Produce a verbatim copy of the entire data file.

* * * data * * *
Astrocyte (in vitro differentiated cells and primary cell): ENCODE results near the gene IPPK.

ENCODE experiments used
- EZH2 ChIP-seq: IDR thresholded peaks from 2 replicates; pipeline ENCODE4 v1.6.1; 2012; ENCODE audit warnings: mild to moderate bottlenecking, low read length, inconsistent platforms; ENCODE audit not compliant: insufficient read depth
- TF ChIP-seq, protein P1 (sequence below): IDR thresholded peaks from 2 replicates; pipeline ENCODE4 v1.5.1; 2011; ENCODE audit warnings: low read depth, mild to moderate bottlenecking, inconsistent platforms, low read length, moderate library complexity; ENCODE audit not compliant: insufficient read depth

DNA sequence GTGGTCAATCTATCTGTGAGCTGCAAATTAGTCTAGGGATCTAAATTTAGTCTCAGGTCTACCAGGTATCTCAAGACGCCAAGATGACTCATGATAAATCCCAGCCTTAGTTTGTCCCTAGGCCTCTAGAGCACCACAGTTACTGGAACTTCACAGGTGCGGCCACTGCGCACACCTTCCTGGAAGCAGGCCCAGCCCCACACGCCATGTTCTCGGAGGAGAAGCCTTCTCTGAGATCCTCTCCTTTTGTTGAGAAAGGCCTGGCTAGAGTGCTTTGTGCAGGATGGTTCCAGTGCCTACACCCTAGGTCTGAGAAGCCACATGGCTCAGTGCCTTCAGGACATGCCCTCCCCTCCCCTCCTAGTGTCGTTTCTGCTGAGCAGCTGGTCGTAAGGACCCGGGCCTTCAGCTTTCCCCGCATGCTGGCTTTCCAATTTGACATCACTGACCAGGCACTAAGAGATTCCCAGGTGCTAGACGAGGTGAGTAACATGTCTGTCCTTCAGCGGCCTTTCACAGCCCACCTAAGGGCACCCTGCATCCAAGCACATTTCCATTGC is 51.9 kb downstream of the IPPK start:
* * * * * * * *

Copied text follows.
Astrocyte (in vitro differentiated cells and primary cell): ENCODE results near the gene IPPK.

ENCODE experiments used
- EZH2 ChIP-seq: IDR thresholded peaks from 2 replicates; pipeline ENCODE4 v1.6.1; 2012; ENCODE audit warnings: mild to moderate bottlenecking, low read length, inconsistent platforms; ENCODE audit not compliant: insufficient read depth
- TF ChIP-seq, protein P1 (sequence below): IDR thresholded peaks from 2 replicates; pipeline ENCODE4 v1.5.1; 2011; ENCODE audit warnings: low read depth, mild to moderate bottlenecking, inconsistent platforms, low read length, moderate library complexity; ENCODE audit not compliant: insufficient read depth

DNA sequence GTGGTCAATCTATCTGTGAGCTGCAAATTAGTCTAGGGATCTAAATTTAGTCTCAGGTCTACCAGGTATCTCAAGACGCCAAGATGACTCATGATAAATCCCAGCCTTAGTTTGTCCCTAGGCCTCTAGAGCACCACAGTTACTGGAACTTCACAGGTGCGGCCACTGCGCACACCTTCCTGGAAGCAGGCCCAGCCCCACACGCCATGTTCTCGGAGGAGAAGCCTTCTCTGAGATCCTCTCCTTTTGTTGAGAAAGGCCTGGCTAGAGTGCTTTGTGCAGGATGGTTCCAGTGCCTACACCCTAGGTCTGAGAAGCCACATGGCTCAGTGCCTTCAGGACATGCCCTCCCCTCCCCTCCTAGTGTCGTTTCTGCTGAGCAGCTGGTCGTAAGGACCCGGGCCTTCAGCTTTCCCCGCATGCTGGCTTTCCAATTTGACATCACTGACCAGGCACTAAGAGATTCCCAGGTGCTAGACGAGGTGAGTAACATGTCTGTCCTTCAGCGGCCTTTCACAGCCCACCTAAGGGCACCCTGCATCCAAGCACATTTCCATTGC is 51.9 kb downstream of the IPPK start: